Prices spike in Spain but government says it's temporaryComments
Spanish inflation hit 3 percent in February compared to the same month last year.
We don't see it as a threatSpain's secretary of state for trade
That was up from January’s 2.9 percent and is well above the European Central Bank’s price stability target.
A big part of the rise was due to higher energy prices. The government called the increase temporary saying electricity costs will decline.
Ministers also downplayed any fears for Spain’s economic recovery and believe inflation will be below 2 percent in the second quarter of the year.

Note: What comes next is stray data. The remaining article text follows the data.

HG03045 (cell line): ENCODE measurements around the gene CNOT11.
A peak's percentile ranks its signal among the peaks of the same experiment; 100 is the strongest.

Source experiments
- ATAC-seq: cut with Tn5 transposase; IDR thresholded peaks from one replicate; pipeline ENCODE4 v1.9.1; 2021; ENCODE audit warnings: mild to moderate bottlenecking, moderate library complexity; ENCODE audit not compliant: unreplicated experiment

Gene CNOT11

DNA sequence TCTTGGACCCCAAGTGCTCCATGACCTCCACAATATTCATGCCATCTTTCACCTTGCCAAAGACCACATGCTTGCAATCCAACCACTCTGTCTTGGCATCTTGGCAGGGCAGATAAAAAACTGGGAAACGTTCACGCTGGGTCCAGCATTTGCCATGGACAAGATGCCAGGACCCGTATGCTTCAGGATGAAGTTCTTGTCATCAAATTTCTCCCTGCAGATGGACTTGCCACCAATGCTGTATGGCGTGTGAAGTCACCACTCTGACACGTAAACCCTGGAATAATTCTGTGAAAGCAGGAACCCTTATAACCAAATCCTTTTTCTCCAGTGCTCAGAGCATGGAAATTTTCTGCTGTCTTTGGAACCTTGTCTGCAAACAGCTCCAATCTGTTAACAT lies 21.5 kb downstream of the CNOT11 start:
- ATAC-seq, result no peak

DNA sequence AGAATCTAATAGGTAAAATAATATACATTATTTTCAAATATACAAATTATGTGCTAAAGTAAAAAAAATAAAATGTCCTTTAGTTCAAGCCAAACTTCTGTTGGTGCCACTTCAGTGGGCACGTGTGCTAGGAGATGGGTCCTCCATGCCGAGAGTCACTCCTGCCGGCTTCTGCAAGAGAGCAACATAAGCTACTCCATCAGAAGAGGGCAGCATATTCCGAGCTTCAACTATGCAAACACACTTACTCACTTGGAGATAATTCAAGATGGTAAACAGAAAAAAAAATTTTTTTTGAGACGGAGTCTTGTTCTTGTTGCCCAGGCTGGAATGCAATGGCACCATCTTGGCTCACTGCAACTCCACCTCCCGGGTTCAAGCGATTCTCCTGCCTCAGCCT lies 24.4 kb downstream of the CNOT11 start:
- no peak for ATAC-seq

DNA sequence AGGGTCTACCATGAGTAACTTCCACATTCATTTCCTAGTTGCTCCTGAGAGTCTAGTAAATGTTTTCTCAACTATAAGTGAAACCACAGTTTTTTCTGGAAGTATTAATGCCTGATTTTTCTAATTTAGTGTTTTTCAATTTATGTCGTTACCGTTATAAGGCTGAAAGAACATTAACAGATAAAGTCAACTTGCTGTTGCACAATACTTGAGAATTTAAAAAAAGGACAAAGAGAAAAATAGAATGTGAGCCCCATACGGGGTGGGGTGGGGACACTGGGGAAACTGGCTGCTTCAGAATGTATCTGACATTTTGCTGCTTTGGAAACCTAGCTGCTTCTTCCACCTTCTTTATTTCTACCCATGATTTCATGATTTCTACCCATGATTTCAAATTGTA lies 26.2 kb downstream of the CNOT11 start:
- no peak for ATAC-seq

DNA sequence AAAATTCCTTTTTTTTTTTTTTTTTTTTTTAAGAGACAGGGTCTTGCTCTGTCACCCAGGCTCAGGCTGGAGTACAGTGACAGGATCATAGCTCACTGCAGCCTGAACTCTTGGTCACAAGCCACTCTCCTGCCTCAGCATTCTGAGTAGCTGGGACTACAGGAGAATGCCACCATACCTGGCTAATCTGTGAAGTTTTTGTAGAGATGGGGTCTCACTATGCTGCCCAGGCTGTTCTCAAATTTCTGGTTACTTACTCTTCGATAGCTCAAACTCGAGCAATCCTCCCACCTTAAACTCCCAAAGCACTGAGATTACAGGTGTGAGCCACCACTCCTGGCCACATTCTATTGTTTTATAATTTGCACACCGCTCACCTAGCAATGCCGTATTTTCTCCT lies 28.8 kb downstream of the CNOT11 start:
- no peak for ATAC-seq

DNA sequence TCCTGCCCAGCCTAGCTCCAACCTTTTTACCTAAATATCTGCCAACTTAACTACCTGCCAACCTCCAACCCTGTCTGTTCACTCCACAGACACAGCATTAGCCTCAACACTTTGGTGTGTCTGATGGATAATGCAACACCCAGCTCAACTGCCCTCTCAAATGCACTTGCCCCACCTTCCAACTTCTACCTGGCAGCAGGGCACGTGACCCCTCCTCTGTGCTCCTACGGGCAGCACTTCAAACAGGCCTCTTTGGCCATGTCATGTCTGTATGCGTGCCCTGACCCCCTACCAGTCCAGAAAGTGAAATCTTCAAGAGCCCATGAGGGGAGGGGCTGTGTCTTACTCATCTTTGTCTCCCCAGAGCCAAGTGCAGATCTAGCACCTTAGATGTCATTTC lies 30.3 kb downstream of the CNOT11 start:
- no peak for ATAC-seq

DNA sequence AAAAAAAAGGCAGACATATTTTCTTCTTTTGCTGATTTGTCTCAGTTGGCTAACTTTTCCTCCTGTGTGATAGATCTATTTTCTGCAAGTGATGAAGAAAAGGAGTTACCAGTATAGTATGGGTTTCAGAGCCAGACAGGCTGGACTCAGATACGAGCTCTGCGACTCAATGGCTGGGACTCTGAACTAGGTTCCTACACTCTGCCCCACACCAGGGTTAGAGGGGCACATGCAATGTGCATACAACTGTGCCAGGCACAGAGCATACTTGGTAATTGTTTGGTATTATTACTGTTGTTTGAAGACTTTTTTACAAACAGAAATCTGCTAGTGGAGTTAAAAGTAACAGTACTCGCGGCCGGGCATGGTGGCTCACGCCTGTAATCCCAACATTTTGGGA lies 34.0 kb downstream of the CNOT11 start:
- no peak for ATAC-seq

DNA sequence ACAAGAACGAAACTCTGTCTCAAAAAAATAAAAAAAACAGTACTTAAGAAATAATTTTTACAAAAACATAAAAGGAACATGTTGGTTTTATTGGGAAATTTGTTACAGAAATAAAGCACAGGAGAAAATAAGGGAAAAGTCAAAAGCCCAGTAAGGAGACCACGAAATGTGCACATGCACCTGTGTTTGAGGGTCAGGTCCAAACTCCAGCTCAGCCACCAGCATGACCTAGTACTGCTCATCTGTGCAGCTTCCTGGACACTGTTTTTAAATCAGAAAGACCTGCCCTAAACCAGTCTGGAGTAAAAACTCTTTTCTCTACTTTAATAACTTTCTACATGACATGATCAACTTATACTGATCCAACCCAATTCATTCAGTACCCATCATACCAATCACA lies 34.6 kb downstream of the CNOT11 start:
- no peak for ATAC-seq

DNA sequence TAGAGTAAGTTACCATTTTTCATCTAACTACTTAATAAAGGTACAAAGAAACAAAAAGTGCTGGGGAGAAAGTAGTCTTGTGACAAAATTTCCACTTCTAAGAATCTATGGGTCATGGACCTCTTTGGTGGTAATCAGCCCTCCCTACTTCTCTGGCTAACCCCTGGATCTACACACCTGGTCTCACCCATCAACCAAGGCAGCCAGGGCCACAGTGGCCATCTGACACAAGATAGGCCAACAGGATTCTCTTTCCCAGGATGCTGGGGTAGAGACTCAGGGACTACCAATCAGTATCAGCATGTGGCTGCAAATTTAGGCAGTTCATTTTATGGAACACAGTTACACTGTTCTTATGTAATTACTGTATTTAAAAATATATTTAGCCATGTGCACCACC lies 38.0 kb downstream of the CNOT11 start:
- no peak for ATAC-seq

“We don’t see it as a threat,” Marisa Poncela, secretary of state for trade, said of the inflation trend in an interview published in Expansion newspaper on Monday.
Spain records one of the euro area's fastest inflation rates https://t.co/YzgUrRvJ4Qpic.twitter.com/EOaoNIj1Gl— Bloomberg (@business) February 27, 2017
Weaker prices had helped fuel a recovery in consumer spending after household budgets were hit during Spain’s deep recession.
The ECB’s inflation target is close to but just below 2 percent.
Preliminary inflation readings for Germany are due on March 1, while data for the euro zone as a whole will be released on March 2.